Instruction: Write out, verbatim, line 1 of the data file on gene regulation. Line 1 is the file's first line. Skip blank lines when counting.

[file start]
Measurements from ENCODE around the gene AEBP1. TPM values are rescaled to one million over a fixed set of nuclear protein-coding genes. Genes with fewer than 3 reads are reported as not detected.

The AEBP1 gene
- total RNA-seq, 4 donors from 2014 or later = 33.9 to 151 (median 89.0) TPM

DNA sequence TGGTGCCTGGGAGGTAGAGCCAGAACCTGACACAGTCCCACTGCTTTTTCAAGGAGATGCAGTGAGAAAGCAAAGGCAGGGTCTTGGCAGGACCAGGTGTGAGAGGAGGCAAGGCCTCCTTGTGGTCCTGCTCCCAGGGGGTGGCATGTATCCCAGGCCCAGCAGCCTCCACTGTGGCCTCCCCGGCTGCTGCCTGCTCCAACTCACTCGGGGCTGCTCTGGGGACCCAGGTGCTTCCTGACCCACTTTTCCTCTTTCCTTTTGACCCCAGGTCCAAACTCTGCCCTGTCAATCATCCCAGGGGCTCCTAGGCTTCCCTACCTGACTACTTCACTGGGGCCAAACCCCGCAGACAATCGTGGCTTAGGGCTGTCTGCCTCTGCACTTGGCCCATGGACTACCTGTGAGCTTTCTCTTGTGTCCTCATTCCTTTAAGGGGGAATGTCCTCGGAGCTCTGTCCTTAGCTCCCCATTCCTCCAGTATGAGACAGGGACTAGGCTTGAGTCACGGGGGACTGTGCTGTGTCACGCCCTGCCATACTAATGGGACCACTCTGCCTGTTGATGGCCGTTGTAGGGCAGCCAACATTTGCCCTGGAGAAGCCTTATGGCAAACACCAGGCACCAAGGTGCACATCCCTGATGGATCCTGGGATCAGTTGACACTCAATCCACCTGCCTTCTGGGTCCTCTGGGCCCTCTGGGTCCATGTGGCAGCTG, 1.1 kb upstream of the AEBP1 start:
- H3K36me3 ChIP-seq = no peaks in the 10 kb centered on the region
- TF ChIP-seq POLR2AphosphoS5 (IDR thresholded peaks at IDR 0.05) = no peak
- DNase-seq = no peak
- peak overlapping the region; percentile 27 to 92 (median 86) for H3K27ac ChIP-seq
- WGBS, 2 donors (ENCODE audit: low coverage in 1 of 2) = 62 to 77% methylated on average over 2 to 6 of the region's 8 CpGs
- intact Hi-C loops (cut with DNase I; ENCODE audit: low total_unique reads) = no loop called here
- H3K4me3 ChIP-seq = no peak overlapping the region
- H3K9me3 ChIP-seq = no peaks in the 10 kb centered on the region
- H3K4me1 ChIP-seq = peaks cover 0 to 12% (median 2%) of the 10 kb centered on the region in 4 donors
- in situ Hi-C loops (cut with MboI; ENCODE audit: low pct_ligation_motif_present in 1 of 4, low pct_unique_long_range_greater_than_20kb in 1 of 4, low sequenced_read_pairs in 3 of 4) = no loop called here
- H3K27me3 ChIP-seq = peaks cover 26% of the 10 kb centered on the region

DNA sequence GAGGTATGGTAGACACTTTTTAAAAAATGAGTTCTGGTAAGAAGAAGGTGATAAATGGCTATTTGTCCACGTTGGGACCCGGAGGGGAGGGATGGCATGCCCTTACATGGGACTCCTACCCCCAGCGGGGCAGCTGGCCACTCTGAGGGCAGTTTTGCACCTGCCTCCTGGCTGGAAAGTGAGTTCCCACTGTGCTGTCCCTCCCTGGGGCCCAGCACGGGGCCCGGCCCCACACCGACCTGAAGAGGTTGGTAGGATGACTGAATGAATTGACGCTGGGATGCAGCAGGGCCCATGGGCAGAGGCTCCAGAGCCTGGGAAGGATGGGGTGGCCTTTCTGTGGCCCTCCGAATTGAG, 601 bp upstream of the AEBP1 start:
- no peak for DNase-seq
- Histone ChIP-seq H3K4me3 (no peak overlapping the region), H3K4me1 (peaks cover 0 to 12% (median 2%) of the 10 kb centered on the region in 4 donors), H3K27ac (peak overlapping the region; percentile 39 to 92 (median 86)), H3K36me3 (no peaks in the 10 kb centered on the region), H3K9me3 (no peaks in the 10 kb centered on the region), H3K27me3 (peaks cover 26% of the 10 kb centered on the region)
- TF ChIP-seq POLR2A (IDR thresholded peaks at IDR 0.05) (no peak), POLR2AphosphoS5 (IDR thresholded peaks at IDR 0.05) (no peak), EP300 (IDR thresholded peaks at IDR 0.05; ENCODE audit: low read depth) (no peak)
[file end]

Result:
Measurements from ENCODE around the gene AEBP1. TPM values are rescaled to one million over a fixed set of nuclear protein-coding genes. Genes with fewer than 3 reads are reported as not detected.